There is a constant balance between the data used for a proof-of-concept AI solution to actually being able to experiment or A/B test a modeling solution. In an effort to identify counterfeit products in the market, we had used a well governed sample data set and were able to fetch incredible outputs from the POC model. Well, in an attempt to extend the same to a production use case the model performance dipped due to lack of quality production data.
3. Platform is the crux, but dare to dream
“If you can’t fly then run, if you can’t run then walk, if you can’t walk then crawl, but whatever you do you have to keep moving forward.”
― Martin Luther King Jr.
This is a lesson to share from my experience on the journey from being able to accomplish ML solutions from disparate platforms to aspiring to have a comprehensive data science platform that will increase the squad velocity which was spent on custom configurations and the need for an end-to-end ML solution under one hood. Again, this is dependent on the AI maturity curve of the organization, but when I started out building AI products there was not a ready-to-go comprehensive data science platform for ML products and also want to stress that should not stop anyone from venturing into AI solutions.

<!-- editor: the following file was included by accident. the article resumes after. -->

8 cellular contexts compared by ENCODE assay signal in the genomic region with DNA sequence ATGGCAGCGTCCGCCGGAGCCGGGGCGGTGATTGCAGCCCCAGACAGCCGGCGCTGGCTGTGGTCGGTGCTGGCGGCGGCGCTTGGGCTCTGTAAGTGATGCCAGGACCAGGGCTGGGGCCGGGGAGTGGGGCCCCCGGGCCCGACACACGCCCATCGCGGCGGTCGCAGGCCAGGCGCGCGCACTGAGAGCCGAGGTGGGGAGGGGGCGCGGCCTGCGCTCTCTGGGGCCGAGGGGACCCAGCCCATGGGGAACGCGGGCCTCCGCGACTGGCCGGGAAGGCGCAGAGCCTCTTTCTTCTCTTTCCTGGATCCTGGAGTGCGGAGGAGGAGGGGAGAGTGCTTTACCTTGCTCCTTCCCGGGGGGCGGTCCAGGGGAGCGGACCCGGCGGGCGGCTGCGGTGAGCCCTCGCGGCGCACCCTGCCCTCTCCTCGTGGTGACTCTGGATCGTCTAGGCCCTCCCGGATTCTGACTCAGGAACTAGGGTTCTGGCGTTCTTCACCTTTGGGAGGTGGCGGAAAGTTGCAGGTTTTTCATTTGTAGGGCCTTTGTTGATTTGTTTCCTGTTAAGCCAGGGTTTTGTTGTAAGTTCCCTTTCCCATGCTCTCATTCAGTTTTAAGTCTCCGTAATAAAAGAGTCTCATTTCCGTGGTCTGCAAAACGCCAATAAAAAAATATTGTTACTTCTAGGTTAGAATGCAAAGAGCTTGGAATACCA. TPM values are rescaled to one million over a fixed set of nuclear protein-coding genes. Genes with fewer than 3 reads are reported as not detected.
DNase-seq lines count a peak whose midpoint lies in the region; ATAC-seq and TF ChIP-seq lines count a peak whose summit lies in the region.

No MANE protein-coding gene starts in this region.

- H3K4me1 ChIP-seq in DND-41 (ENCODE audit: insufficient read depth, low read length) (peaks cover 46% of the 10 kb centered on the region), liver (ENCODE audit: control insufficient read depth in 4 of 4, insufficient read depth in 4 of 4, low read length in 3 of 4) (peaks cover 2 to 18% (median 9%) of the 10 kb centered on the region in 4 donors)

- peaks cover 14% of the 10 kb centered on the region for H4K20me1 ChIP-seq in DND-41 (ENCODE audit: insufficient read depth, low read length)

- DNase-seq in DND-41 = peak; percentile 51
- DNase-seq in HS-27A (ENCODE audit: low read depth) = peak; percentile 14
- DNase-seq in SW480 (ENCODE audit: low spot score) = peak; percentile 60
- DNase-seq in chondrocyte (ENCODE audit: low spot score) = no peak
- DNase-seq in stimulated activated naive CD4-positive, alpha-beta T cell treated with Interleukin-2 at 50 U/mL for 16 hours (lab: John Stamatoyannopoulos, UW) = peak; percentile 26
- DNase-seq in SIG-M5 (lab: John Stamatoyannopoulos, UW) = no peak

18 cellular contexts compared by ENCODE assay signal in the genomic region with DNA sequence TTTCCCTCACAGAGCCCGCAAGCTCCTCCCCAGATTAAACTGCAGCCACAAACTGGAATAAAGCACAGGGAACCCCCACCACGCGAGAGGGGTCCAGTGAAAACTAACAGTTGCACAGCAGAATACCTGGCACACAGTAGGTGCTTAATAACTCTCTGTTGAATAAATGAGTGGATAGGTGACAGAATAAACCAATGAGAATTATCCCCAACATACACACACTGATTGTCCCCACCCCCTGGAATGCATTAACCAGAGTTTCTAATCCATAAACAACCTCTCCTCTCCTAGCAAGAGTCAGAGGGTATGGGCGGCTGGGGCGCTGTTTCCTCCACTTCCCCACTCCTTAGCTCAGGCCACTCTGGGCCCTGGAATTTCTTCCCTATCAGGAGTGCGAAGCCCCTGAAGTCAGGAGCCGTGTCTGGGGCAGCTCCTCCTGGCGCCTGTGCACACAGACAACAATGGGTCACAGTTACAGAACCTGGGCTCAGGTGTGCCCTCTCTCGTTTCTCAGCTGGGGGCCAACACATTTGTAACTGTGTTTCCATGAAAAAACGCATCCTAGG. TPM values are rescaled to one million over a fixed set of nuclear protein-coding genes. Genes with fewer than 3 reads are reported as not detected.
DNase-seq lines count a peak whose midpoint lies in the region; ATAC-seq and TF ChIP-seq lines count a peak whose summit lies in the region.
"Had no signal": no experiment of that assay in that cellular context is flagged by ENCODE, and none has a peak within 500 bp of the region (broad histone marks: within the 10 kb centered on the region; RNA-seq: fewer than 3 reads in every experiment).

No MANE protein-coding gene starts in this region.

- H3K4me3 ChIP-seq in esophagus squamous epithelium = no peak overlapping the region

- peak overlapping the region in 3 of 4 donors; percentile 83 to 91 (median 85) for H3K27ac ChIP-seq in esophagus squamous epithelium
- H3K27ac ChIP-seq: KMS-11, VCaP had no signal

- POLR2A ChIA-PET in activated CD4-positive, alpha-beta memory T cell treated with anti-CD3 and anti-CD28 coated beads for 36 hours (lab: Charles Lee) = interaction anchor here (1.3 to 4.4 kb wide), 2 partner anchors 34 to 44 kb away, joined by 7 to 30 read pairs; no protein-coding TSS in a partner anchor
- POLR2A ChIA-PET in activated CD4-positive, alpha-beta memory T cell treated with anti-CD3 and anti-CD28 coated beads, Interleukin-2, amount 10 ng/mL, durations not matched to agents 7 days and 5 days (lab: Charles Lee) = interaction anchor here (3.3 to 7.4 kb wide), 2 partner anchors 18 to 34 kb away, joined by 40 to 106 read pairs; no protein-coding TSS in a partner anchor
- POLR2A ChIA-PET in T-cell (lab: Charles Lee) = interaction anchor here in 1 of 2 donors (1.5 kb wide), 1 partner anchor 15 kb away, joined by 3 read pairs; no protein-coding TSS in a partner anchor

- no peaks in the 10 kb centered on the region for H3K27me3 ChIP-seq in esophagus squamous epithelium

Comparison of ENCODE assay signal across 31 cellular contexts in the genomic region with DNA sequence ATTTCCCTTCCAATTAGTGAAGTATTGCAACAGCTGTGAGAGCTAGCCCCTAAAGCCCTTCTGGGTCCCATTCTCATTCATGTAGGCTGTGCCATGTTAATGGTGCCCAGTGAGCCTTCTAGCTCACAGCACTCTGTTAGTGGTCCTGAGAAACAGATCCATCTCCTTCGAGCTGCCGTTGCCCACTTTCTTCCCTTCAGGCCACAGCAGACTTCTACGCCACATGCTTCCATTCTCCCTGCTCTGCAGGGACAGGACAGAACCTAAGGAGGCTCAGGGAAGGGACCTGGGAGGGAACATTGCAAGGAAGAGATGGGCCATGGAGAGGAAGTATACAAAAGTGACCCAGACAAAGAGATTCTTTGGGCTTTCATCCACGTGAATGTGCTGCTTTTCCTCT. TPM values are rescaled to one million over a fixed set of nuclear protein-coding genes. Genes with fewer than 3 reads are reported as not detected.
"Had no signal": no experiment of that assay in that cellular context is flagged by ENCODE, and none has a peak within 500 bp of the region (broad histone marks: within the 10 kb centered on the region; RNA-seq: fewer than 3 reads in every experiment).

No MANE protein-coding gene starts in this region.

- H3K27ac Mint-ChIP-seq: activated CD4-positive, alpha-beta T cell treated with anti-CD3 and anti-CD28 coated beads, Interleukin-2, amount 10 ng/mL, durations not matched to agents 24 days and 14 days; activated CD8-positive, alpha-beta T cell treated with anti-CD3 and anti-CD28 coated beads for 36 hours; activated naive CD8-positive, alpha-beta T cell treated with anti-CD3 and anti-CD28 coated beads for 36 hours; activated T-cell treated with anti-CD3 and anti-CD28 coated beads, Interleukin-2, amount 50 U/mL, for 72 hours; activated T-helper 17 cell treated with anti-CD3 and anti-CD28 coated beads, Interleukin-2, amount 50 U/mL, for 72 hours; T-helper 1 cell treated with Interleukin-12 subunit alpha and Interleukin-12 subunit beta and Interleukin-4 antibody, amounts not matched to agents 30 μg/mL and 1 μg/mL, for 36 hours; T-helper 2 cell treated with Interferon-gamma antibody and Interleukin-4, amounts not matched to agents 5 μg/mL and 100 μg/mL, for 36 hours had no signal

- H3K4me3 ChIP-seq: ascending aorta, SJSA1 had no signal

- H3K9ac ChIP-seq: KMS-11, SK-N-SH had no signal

While there were added costs and customization over head when it came to data preparation, training, inference pipeline- it was never a deterrent to accomplish these tasks without a standard ML platform. But there are two capabilities that clearly stood out and were determined to be extremely time consuming to integrate with in-house capabilities: 1) Model monitoring 2) Model Explain-ability. Model monitoring is crucial irrespective of the AI use-case and model explain-ability is extremely important for sensitive use-cases where decisions based on a black-box algorithm can be detrimental to the brand image. As a product manager, it is important to collaborate with the enterprise platform teams to ensure the right capabilities are designed to provide a conducive platform that will increase team productivity and enable AI solutions built at scale.